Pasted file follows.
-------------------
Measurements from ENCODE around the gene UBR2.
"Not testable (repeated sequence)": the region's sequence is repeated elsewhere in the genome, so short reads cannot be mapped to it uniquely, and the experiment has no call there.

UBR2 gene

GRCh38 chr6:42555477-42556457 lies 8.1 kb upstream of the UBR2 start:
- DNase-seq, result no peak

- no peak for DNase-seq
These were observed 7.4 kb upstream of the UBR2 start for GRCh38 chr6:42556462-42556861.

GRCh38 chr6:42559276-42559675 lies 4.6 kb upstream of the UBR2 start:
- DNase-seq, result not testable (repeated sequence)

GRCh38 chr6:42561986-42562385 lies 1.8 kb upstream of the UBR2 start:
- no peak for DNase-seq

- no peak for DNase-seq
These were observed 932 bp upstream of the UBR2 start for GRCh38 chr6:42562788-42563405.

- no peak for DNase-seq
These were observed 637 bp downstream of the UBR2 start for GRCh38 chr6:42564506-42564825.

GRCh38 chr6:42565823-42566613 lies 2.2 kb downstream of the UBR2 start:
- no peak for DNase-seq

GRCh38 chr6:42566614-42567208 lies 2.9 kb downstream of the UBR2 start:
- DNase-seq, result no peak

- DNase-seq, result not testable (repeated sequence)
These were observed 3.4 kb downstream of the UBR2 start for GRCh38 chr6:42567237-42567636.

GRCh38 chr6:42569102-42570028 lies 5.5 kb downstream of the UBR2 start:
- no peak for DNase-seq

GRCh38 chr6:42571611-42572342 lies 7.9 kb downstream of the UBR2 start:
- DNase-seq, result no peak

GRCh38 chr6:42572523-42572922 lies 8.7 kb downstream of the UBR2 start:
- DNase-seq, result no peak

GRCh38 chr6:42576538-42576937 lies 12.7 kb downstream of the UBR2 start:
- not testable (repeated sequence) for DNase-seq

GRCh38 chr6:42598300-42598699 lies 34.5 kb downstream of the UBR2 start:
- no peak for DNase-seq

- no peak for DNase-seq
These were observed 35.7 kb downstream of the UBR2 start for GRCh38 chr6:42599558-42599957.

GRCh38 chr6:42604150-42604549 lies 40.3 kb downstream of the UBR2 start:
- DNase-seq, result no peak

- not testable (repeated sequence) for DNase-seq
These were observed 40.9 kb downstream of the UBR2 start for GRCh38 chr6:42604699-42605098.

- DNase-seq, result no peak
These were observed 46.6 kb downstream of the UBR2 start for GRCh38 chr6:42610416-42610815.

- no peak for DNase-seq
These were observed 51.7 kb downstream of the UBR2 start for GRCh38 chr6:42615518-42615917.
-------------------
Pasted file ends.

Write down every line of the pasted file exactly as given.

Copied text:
Measurements from ENCODE around the gene UBR2.
"Not testable (repeated sequence)": the region's sequence is repeated elsewhere in the genome, so short reads cannot be mapped to it uniquely, and the experiment has no call there.

UBR2 gene

GRCh38 chr6:42555477-42556457 lies 8.1 kb upstream of the UBR2 start:
- DNase-seq, result no peak

- no peak for DNase-seq
These were observed 7.4 kb upstream of the UBR2 start for GRCh38 chr6:42556462-42556861.

GRCh38 chr6:42559276-42559675 lies 4.6 kb upstream of the UBR2 start:
- DNase-seq, result not testable (repeated sequence)

GRCh38 chr6:42561986-42562385 lies 1.8 kb upstream of the UBR2 start:
- no peak for DNase-seq

- no peak for DNase-seq
These were observed 932 bp upstream of the UBR2 start for GRCh38 chr6:42562788-42563405.

- no peak for DNase-seq
These were observed 637 bp downstream of the UBR2 start for GRCh38 chr6:42564506-42564825.

GRCh38 chr6:42565823-42566613 lies 2.2 kb downstream of the UBR2 start:
- no peak for DNase-seq

GRCh38 chr6:42566614-42567208 lies 2.9 kb downstream of the UBR2 start:
- DNase-seq, result no peak

- DNase-seq, result not testable (repeated sequence)
These were observed 3.4 kb downstream of the UBR2 start for GRCh38 chr6:42567237-42567636.

GRCh38 chr6:42569102-42570028 lies 5.5 kb downstream of the UBR2 start:
- no peak for DNase-seq

GRCh38 chr6:42571611-42572342 lies 7.9 kb downstream of the UBR2 start:
- DNase-seq, result no peak

GRCh38 chr6:42572523-42572922 lies 8.7 kb downstream of the UBR2 start:
- DNase-seq, result no peak

GRCh38 chr6:42576538-42576937 lies 12.7 kb downstream of the UBR2 start:
- not testable (repeated sequence) for DNase-seq

GRCh38 chr6:42598300-42598699 lies 34.5 kb downstream of the UBR2 start:
- no peak for DNase-seq

- no peak for DNase-seq
These were observed 35.7 kb downstream of the UBR2 start for GRCh38 chr6:42599558-42599957.

GRCh38 chr6:42604150-42604549 lies 40.3 kb downstream of the UBR2 start:
- DNase-seq, result no peak

- not testable (repeated sequence) for DNase-seq
These were observed 40.9 kb downstream of the UBR2 start for GRCh38 chr6:42604699-42605098.

- DNase-seq, result no peak
These were observed 46.6 kb downstream of the UBR2 start for GRCh38 chr6:42610416-42610815.

- no peak for DNase-seq
These were observed 51.7 kb downstream of the UBR2 start for GRCh38 chr6:42615518-42615917.